The Brush With Burden Juried Art Exhibition and Sale announced the winners of its 2015 show at an open house and artists’ reception March 21, said Margaret Blades, who chairs the art show, along with Connie Abboud.
This fundraiser for the Burden Horticultural Society, in its fifth year, is the brainchild of Jinnie Bolin, Blades said, who had a vision of combining the arts with the natural resources and beauty of Louisiana.
For the first time this year, the juried art show implemented an online submission system, Blades said, which not only opened up the field for entries nationwide, but also took a considerable amount of work off the shoulders of her volunteers.
“We got 307 entries from all over the country — California, Wisconsin, Texas and all over Louisiana,” Blades said.
The judges selected 85 paintings, 49 photos and seven sculptures for the show.
Proceeds support the LSU Agricultural Center’s Botanic Gardens at Burden, Blades said.
Overall winners in the art category were:
First place: “Connected,” Cheri Fry
Second: “After the Rain,” Dawn Koetting
Third: “Moonscape,” Arthur McViccar
Honorable Mention: “Spring,” Wendy Hazey
Elizabethan Gallery Merit Award, $100: “Burning the Fields,” William McInnis
Co-op Book Store Merit Award, $50: “Street View,” Andrea Kostyal
Acadian Framing Merit Award, $40: “Dinner at Antoine’s,” Betsy Neely
Blick Art Supply Merit Award, $50: “Walk Tall and Carry a Big Stick,” Jane Flowers
Co-op Book Store Merit Award, $25: “Radial Symmetry,” Marge Campane.
Overall winners in the photography category were:
First Place: “Quiet Beauty,” Dede Lusk
Second: “Cotton Pickin,” Donna Futrell
Third: “Taking Flight,” Cathy Smart
Honorable Mention: “New Orleans Street Car,” Sheldon Anders
Renaissance Imagining Merit Award, $100: “Foot Happy Trio,” Steven Sotile
Daryl & Sons Merit Award, $50: “Heartwood Pond,” Ellen Case
Acadian Framing Merit Award, $40: “Gimme, Gimme, Gimme,” Butch Spelman
Acadian Framing Merit Award, $40: “Mardi Gras Riders,” David Howell
Co-op Book Store Merit Award, $25: “Morning Sunrise,” Randy Roussel.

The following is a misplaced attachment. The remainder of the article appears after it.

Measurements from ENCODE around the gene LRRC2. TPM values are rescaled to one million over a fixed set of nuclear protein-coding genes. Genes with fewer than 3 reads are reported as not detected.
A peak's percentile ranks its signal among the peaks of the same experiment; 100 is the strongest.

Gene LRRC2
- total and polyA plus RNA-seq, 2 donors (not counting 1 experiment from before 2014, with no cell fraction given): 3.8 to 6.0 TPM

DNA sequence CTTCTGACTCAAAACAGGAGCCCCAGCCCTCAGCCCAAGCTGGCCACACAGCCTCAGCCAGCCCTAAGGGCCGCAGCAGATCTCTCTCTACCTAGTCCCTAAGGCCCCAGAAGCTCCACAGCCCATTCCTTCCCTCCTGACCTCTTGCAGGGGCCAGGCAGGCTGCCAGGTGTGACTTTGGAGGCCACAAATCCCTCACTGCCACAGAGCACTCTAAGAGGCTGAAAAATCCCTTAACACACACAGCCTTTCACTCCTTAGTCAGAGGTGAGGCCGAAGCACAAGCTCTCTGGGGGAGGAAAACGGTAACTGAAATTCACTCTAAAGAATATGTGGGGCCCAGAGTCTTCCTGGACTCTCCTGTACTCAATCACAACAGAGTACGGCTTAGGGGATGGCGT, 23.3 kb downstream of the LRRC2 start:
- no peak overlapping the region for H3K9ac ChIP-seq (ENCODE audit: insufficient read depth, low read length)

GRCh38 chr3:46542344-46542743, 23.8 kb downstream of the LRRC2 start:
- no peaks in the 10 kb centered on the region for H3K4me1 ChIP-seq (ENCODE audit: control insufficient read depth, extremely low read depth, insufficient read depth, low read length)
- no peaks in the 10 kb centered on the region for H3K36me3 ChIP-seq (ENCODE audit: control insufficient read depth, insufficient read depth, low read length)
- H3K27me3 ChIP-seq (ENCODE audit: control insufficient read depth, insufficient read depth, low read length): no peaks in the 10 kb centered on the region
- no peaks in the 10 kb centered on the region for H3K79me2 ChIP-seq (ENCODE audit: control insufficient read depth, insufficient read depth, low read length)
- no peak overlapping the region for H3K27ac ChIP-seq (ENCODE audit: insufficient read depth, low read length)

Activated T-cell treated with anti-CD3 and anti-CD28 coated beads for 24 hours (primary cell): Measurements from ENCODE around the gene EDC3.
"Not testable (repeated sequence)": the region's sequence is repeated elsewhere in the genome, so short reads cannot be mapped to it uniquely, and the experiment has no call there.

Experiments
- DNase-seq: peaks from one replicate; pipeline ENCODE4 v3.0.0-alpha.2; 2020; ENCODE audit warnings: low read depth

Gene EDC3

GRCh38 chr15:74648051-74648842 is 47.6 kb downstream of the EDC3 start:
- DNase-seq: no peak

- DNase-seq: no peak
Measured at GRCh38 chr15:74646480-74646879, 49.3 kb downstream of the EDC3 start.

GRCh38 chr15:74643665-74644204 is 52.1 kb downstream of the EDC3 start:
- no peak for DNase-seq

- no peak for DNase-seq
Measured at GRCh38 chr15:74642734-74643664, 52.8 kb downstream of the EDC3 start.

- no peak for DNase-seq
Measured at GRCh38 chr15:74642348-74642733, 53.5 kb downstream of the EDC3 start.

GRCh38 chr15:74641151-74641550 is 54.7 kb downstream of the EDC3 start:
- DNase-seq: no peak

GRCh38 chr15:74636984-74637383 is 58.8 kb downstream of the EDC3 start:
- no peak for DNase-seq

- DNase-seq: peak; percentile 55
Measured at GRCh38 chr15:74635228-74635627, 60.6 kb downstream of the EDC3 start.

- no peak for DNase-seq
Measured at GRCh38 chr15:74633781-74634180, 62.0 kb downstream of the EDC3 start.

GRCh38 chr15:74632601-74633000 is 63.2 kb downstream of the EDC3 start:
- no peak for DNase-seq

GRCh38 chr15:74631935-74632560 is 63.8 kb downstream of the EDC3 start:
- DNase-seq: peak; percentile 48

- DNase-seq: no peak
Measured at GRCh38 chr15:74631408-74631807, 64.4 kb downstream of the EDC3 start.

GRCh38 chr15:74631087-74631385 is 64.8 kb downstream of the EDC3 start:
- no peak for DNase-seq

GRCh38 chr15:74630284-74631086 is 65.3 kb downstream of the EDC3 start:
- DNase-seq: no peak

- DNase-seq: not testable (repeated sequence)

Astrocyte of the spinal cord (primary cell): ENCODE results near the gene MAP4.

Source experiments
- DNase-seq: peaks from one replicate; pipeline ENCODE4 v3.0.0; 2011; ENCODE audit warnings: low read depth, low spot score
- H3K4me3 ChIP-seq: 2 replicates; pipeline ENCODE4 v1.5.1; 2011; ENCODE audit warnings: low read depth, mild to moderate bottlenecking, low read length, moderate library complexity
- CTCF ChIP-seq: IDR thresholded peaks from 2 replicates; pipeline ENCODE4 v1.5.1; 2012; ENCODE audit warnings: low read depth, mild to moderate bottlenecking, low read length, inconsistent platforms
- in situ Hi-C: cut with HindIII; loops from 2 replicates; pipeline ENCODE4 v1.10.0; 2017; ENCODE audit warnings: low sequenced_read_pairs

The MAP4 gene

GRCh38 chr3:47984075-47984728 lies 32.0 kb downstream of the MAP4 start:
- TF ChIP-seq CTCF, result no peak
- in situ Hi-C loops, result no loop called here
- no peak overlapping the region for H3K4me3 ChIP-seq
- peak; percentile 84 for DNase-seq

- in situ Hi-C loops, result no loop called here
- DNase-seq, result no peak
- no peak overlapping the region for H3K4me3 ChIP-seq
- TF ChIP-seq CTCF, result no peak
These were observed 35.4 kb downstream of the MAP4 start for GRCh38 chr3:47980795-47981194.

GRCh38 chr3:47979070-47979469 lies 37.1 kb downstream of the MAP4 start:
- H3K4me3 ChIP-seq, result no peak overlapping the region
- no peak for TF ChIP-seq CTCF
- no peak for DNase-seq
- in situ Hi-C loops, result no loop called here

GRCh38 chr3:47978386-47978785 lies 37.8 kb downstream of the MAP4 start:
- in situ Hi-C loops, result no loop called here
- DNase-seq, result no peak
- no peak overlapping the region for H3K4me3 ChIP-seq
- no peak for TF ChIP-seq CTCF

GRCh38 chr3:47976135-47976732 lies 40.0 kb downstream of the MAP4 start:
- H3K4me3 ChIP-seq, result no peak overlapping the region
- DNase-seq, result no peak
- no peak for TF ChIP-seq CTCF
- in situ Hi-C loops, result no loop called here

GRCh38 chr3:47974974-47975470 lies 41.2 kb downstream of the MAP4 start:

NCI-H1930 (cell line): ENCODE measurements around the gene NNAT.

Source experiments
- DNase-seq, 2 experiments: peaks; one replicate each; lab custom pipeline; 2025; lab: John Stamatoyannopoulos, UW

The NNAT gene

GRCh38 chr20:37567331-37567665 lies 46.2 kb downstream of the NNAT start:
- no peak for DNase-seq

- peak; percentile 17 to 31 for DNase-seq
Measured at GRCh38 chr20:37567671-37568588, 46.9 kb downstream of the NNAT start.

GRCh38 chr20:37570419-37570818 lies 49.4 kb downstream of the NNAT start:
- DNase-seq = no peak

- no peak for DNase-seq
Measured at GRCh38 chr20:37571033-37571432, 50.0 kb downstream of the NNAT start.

All of the works will be available for viewing from 10 a.m. to 4 p.m. through Saturday and from 1 p.m. to 4 p.m. Sunday.
The best of show in each category will be on display through April.
This year’s theme was “The Nature and Culture of Louisiana.”
Included in the exhibit is art from Mid-City resident Beth Neely.
Neely is exhibiting “Dinner at Antoine’s,” “Onions and Shallots” and “Onions, Shallots and Mirlitons.”
Neely, who works for the AgCenter, prefers to work from life, but if she has to, photos will do.
One of her paintings was taken from a photo she took at her first visit to Antoine’s. “We had one of everything, I think,” Neely said.
People and figures in space are her favorite subjects, she said, and when she looked up from a sumptuous meal and saw the place with her artist’s eye, she started snapping pictures for inspiration.
“I like to paint beautiful shapes,” Neely said, and if it happens to involve food, all the better. “You know how it is here. When you’re eating lunch, you’re talking about what you’re going to eat for dinner.”
Joseph Turpin, another Mid-City artist, is exhibiting “Humid” and “Capital City.”
Turpin is in his final year as an art student at LSU, and has been painting and drawing since he can remember.
“When I was a kid, it was Pokémon and cartoons, but now it’s more local rappers,” he said, adding that his senior art show is coming up April 30 at the Lobby Cafe, where he will be painting live.
Turpin grew up in Baton Rouge, and his work has been influenced by the city’s diverse culture. He chose “Humid” to submit to the show, he said, because of its swampy appeal. “Because I was born here, I think Louisiana always shows up in my work in some way.”
Artist Steven Sotile’s exhibit includes “Breaux Bridge Saturday Morning,” “Foot Happy Trio,” “Reflections on University Lake” and “Rollin’ on the River.”
Though a scientist by trade, photography has been a passion for Sotile since he was an eighth-grader at Ascension Catholic School in Donaldsonville, where a science teacher who was dismantling his own darkroom gave his equipment to Sotile.
Ever since, he’s been hooked, he said, and his hobby has informed his work, to a degree. “I’m a radiologist, so that’s very visual, very black and white,” he said.
He captured “Breaux Bridge Saturday Morning” at Cafe Des Amis in Breaux Bridge, where bands play live zydeco every Saturday.
Sotile says he never travels specifically to take photos, but he does try to have a camera with him most of the time.
Jane Flowers, who lives in southeast Baton Rouge, is showing “Walk Tall and Carry a Big Stick,” “Takin’ the Shortcut” and “November Sugar Smoke.”
Flowers’ favorite weekend activity is taking long drives to rural places, looking for beauty and inspiration. It was on one of these drives that she saw what would later become “Walk Tall,” a painting of a dog walking along a road with a stick that looks more like a limb in his mouth.
“I was driving somewhere around St. Francisville, I think, down a gravel road, when I saw this dog making his way down the road with this huge stick. It was so big, he would kind of list to the side, then right himself. I pulled over, grabbed my camera and started snapping pictures. I was able to get in a few shots before he passed me. He was smiling, and you could tell he was so proud of himself.”
Flowers said he didn’t pause to greet her or growl, but was on a mission to get that stick somewhere.
She shot “November Sugar Smoke,” the only photograph she has ever submitted to a competition, somewhere between Napoleonville and Donaldsonville.